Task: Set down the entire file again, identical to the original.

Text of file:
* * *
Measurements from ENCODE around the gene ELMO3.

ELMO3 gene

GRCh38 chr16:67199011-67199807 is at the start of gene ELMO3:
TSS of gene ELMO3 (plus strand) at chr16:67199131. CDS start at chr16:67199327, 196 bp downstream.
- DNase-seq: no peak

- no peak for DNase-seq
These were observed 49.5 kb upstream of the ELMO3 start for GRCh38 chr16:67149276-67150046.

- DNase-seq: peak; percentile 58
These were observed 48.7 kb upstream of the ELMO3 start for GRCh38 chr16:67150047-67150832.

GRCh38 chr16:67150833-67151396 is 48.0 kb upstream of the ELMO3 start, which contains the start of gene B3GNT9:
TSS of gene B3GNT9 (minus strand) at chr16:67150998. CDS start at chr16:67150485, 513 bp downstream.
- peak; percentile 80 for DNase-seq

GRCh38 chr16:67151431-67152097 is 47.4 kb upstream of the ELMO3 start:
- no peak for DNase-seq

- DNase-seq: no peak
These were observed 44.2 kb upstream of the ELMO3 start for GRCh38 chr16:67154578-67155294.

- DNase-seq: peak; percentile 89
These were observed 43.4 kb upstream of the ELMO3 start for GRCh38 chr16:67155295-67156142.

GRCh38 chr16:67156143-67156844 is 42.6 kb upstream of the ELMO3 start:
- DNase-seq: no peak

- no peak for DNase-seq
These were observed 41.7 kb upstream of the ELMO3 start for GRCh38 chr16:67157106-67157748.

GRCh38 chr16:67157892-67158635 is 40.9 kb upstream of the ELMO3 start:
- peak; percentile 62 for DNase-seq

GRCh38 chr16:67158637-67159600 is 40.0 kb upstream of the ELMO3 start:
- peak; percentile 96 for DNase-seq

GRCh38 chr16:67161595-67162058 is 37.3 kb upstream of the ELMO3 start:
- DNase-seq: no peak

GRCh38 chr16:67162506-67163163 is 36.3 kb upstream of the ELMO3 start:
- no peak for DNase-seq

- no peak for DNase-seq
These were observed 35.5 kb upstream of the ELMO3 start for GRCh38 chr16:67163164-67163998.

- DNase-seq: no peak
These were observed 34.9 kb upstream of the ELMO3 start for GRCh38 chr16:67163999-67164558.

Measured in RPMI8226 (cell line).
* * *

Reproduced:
Measurements from ENCODE around the gene ELMO3.

ELMO3 gene

GRCh38 chr16:67199011-67199807 is at the start of gene ELMO3:
TSS of gene ELMO3 (plus strand) at chr16:67199131. CDS start at chr16:67199327, 196 bp downstream.
- DNase-seq: no peak

- no peak for DNase-seq
These were observed 49.5 kb upstream of the ELMO3 start for GRCh38 chr16:67149276-67150046.

- DNase-seq: peak; percentile 58
These were observed 48.7 kb upstream of the ELMO3 start for GRCh38 chr16:67150047-67150832.

GRCh38 chr16:67150833-67151396 is 48.0 kb upstream of the ELMO3 start, which contains the start of gene B3GNT9:
TSS of gene B3GNT9 (minus strand) at chr16:67150998. CDS start at chr16:67150485, 513 bp downstream.
- peak; percentile 80 for DNase-seq

GRCh38 chr16:67151431-67152097 is 47.4 kb upstream of the ELMO3 start:
- no peak for DNase-seq

- DNase-seq: no peak
These were observed 44.2 kb upstream of the ELMO3 start for GRCh38 chr16:67154578-67155294.

- DNase-seq: peak; percentile 89
These were observed 43.4 kb upstream of the ELMO3 start for GRCh38 chr16:67155295-67156142.

GRCh38 chr16:67156143-67156844 is 42.6 kb upstream of the ELMO3 start:
- DNase-seq: no peak

- no peak for DNase-seq
These were observed 41.7 kb upstream of the ELMO3 start for GRCh38 chr16:67157106-67157748.

GRCh38 chr16:67157892-67158635 is 40.9 kb upstream of the ELMO3 start:
- peak; percentile 62 for DNase-seq

GRCh38 chr16:67158637-67159600 is 40.0 kb upstream of the ELMO3 start:
- peak; percentile 96 for DNase-seq

GRCh38 chr16:67161595-67162058 is 37.3 kb upstream of the ELMO3 start:
- DNase-seq: no peak

GRCh38 chr16:67162506-67163163 is 36.3 kb upstream of the ELMO3 start:
- no peak for DNase-seq

- no peak for DNase-seq
These were observed 35.5 kb upstream of the ELMO3 start for GRCh38 chr16:67163164-67163998.

- DNase-seq: no peak
These were observed 34.9 kb upstream of the ELMO3 start for GRCh38 chr16:67163999-67164558.

Measured in RPMI8226 (cell line).